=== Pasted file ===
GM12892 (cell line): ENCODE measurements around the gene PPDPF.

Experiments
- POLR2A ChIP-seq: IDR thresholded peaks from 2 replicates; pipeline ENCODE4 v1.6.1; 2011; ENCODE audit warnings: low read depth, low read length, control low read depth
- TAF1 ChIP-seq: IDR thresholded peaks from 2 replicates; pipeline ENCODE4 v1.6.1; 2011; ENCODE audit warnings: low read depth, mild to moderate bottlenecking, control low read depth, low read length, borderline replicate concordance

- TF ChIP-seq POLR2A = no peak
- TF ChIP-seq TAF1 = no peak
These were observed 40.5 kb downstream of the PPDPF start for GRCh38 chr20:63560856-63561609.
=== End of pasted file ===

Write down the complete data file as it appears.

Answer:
GM12892 (cell line): ENCODE measurements around the gene PPDPF.

Experiments
- POLR2A ChIP-seq: IDR thresholded peaks from 2 replicates; pipeline ENCODE4 v1.6.1; 2011; ENCODE audit warnings: low read depth, low read length, control low read depth
- TAF1 ChIP-seq: IDR thresholded peaks from 2 replicates; pipeline ENCODE4 v1.6.1; 2011; ENCODE audit warnings: low read depth, mild to moderate bottlenecking, control low read depth, low read length, borderline replicate concordance

- TF ChIP-seq POLR2A = no peak
- TF ChIP-seq TAF1 = no peak
These were observed 40.5 kb downstream of the PPDPF start for GRCh38 chr20:63560856-63561609.